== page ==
God Of War: Ragnarök (PS4) – A Review

When I played God Of War (2018), I was blown away by the stunning world and the blossoming relationship between Kratos, the titular God Of War, and his young son, Atreus. Then, over a month ago, along came God Of War: Ragnarök. Let’s dive in.

And, in case you did not anticipate that: There WILL be SPOILERS.

Thor and Odin pay Kratos a visit.

The Story

God Of War: Ragnarök offers a nice little summary of the previous game, in case you need to refresh your memory, which I had to, actually. So, after the past adventure Kratos and Atreus have settled down in Midgard’s woods again, though Fimbulwinter has come and turned the realm into an icy wasteland. Unfortunately, there’s no rest for the wicked. The Aesir, namely Odin and his son Thor, do have a bone to pick with Kratos. And, yeah, of course it’s cute how expectations are being subverted here, but why does Odin have to talk like some shady mob boss?

Goddess Freya does not play around.

While violence can be averted – this time, apart form a little duel between Thor and Kratos – it’s clear who the villain is and who a potential ally. While Atreus is seeking the truth of his greatest fear – losing against destiny – , Kratos finds new allies that could potentially assist in what is coming: Ragnarök, the end of the world. Among them is the vengeful Vanir goddess Freya, who already played a major part in the previous game.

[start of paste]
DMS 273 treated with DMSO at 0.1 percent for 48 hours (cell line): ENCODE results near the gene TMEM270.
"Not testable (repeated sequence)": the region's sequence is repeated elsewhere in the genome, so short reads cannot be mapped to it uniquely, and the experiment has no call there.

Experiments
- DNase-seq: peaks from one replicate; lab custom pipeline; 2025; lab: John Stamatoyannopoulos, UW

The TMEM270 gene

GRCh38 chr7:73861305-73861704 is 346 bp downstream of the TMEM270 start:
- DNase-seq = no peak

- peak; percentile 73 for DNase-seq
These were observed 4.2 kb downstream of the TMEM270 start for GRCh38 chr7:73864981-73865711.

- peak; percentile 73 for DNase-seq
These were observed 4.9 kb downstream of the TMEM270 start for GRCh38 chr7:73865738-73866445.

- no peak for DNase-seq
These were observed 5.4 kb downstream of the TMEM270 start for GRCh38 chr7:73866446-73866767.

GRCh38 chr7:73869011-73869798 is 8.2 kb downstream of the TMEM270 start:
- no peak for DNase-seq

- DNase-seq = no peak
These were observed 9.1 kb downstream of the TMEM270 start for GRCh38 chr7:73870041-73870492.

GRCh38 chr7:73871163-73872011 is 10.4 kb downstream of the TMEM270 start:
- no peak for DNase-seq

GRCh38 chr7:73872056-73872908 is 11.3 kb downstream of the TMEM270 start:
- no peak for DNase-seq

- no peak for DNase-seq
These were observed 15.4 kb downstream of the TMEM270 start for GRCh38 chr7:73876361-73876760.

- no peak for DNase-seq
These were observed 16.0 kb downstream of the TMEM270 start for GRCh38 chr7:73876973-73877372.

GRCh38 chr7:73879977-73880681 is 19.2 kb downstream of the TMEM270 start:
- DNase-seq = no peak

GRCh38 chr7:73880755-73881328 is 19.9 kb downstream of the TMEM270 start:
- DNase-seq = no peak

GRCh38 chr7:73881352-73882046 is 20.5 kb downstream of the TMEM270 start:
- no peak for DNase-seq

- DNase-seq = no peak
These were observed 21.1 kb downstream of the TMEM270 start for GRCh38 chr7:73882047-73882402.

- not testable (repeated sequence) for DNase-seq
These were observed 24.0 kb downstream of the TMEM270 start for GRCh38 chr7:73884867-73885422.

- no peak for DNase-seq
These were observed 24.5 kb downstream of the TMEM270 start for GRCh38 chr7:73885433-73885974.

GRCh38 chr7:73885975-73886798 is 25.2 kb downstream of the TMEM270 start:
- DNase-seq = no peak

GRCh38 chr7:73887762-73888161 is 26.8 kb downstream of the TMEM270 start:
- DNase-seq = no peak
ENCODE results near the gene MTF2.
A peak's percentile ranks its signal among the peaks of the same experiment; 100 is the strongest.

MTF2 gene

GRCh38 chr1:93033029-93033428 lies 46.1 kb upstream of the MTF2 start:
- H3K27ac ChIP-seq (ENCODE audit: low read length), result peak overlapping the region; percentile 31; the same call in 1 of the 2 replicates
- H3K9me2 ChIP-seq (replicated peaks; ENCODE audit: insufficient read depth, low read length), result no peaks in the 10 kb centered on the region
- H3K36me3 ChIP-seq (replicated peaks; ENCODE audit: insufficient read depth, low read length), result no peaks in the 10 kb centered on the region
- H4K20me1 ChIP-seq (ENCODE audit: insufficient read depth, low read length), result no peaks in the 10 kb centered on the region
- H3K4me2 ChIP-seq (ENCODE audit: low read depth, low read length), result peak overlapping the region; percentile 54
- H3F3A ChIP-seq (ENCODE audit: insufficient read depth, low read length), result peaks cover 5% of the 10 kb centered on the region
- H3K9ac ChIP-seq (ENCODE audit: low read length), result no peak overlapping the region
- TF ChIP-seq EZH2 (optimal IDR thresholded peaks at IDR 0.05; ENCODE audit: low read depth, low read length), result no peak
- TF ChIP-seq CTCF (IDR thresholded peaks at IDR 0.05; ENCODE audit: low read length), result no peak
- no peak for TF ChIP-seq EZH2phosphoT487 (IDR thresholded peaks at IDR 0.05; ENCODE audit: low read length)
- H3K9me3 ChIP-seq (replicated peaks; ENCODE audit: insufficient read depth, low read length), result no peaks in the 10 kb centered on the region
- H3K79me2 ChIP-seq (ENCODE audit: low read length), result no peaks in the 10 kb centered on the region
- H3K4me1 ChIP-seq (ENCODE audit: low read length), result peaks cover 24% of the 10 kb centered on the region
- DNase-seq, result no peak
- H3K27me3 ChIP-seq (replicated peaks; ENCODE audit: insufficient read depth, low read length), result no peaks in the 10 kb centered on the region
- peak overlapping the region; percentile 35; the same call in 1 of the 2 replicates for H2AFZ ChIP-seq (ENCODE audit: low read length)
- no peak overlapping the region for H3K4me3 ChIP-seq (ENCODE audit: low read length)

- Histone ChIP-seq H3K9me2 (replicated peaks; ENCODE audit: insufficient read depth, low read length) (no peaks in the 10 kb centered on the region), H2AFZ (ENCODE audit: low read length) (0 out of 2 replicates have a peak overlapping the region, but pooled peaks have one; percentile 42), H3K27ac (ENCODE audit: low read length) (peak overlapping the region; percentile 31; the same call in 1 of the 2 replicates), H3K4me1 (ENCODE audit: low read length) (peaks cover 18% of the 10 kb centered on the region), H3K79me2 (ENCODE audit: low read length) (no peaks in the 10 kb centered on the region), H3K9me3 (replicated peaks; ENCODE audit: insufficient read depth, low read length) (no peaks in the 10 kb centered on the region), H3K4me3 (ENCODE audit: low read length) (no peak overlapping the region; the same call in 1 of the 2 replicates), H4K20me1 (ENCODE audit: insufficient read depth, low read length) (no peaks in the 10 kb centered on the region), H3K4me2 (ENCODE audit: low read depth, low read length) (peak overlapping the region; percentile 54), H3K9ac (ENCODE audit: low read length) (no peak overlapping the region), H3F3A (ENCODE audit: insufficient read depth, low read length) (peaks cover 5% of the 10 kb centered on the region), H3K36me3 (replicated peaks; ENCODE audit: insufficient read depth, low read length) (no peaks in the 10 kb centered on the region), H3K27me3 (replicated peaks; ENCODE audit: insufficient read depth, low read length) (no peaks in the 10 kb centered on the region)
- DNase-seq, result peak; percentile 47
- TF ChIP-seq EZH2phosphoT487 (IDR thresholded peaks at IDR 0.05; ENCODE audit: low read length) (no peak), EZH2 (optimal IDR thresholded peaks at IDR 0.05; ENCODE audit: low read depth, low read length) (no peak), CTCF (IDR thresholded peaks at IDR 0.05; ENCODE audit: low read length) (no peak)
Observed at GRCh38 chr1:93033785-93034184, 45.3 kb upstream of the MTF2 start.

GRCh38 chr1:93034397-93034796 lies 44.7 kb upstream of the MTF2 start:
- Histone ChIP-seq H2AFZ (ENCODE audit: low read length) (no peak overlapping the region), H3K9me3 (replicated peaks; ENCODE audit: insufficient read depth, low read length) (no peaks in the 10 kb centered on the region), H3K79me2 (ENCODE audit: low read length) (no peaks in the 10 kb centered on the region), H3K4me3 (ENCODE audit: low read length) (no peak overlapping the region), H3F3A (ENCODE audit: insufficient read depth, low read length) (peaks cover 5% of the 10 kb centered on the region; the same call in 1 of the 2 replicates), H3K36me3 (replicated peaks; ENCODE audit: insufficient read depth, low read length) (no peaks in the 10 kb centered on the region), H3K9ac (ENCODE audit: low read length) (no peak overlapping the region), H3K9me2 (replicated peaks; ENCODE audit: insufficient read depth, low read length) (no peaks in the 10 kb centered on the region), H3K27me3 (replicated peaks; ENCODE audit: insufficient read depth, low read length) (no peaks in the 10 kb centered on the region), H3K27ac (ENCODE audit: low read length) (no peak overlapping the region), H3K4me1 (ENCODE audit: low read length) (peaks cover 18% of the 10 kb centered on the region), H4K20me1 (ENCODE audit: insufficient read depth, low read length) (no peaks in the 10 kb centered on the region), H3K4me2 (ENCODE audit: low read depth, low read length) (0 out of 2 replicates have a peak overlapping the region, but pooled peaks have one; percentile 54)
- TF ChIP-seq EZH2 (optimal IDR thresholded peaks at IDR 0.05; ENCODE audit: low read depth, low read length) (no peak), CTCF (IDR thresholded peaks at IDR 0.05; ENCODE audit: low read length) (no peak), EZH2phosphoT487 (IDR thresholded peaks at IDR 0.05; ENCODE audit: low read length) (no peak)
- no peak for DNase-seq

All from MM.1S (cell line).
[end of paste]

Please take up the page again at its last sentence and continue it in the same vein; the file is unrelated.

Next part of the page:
Atreus is making friends in Jötunheim.

Father and son travel all over the nine realms, most which had been locked in the previous game. So, we get to explore a whole bunch of news locations, friends and foes. And, off on separate adventures, both Kratos and Atreus, who now is a teenager, are allowed to grow.Yep, Atreus gets to go on his own adventures and discover a whole lot about his family and his heritage as a giant. Don’t worry, though, there’s a fight waiting around pracitclly every corner, to test your combat skills and new abilities.

The Characters

Kratos no longer wishes to be known as a god killer. Unfortunately, there are those who seek vengeance against him for his past deeds. Also, Kratos will infrequently revisit memories of his late wife, the giant Laufey, nicknamed Faye. And while progessing in the story he and his son will uncover a huge secret she kept from them.